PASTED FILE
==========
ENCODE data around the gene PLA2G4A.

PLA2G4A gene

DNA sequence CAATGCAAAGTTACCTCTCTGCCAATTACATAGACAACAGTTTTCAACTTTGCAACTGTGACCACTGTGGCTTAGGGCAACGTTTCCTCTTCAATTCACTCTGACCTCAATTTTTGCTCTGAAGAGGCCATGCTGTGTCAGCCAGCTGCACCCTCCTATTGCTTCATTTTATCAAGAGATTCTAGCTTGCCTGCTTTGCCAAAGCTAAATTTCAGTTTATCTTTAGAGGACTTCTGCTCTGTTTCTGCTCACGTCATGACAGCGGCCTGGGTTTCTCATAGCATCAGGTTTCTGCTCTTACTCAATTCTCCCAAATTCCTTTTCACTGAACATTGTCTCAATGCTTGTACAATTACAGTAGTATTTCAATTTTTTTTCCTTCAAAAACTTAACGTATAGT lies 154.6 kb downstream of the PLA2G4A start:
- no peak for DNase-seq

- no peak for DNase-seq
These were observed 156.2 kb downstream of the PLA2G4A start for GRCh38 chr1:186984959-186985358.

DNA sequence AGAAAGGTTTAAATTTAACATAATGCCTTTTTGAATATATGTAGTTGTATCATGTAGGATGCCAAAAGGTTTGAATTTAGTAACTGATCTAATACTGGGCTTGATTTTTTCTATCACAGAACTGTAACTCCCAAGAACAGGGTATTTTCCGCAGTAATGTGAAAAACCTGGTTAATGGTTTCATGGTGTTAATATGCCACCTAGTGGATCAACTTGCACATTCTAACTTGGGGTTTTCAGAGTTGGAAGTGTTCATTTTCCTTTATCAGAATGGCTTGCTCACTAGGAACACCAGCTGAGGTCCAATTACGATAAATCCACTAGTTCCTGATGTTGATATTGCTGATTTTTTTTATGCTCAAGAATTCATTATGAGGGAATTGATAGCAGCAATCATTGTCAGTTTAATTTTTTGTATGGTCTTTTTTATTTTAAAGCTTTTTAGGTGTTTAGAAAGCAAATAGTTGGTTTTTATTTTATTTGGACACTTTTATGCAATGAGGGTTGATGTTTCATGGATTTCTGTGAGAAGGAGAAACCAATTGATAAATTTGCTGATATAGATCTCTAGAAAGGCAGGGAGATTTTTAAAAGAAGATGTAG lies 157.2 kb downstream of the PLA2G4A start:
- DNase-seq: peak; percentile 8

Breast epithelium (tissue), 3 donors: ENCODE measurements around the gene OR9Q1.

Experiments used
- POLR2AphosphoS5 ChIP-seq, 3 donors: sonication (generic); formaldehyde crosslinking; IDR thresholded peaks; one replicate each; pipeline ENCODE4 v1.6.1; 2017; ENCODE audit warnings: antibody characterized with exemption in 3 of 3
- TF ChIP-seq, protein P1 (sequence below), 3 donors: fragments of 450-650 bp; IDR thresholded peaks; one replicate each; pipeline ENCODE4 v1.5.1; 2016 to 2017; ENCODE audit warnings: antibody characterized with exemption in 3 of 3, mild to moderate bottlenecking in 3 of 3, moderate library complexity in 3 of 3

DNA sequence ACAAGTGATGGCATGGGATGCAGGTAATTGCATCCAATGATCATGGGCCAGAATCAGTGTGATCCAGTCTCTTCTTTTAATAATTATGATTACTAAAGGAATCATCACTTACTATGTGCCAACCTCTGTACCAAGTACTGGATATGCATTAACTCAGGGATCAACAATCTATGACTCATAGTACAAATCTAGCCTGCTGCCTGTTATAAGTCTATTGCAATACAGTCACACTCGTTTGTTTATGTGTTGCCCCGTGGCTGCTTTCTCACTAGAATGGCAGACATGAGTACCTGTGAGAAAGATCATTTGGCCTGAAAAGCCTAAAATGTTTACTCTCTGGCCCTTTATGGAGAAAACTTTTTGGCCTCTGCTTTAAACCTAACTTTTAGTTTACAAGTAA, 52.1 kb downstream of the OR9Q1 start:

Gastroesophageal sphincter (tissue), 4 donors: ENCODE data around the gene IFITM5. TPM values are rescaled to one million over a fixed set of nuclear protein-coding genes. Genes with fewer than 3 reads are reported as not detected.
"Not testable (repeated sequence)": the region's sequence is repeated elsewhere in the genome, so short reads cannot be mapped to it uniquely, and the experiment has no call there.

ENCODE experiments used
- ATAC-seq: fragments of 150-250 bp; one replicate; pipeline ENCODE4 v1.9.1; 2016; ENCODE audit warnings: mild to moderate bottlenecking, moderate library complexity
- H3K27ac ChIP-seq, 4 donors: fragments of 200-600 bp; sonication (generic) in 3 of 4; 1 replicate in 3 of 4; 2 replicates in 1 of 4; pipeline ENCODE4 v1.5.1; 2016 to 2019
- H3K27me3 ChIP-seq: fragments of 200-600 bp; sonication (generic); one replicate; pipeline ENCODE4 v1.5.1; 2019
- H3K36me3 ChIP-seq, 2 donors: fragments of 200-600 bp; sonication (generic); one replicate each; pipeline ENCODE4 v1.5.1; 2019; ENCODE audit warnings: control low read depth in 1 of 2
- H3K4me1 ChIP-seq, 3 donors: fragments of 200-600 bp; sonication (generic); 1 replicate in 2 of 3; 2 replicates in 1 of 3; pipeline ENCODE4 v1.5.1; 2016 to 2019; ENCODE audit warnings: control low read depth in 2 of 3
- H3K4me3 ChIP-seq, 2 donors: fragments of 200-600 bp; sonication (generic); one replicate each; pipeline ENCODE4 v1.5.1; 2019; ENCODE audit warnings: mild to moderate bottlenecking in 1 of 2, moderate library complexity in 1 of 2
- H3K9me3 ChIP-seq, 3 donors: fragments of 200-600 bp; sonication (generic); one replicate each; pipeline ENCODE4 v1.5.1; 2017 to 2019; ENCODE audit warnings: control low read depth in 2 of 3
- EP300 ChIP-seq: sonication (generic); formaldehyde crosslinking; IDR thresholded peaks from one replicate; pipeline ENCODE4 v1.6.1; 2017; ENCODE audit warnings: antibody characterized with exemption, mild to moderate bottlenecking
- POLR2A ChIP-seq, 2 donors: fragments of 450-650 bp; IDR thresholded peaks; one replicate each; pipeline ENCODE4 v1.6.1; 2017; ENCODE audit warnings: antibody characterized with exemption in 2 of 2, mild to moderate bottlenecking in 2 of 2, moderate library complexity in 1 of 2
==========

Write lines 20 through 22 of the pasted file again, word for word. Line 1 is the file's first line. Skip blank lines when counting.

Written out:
- H3K36me3 ChIP-seq, 2 donors: fragments of 200-600 bp; sonication (generic); one replicate each; pipeline ENCODE4 v1.5.1; 2019; ENCODE audit warnings: control low read depth in 1 of 2
- H3K4me1 ChIP-seq, 3 donors: fragments of 200-600 bp; sonication (generic); 1 replicate in 2 of 3; 2 replicates in 1 of 3; pipeline ENCODE4 v1.5.1; 2016 to 2019; ENCODE audit warnings: control low read depth in 2 of 3
- H3K4me3 ChIP-seq, 2 donors: fragments of 200-600 bp; sonication (generic); one replicate each; pipeline ENCODE4 v1.5.1; 2019; ENCODE audit warnings: mild to moderate bottlenecking in 1 of 2, moderate library complexity in 1 of 2